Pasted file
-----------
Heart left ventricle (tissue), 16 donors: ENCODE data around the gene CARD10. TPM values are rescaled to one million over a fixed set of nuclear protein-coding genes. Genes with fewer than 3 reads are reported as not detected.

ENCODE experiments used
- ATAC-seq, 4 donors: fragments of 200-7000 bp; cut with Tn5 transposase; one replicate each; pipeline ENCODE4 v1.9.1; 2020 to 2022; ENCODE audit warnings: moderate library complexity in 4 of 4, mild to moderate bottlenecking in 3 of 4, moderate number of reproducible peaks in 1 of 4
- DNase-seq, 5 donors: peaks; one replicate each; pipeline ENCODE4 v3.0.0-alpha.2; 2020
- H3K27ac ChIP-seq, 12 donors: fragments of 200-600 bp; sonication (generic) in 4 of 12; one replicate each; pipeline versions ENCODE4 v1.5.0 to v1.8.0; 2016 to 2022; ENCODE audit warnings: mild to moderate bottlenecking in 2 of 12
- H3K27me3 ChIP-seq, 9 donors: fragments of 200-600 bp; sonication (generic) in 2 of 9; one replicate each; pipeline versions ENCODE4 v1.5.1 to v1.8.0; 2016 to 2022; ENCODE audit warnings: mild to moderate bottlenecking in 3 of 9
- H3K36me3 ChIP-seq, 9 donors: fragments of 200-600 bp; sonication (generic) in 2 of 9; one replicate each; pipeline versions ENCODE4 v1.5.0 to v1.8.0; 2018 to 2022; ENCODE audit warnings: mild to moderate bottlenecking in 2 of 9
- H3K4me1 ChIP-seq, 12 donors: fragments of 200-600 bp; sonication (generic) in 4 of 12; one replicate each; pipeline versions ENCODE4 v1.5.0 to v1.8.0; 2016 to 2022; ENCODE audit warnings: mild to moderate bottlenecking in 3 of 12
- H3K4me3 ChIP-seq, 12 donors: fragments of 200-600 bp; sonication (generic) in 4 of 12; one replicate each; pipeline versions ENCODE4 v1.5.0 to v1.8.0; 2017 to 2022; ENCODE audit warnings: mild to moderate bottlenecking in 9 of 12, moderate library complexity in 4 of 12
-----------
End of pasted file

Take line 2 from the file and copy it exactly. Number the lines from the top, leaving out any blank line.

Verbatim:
ENCODE experiments used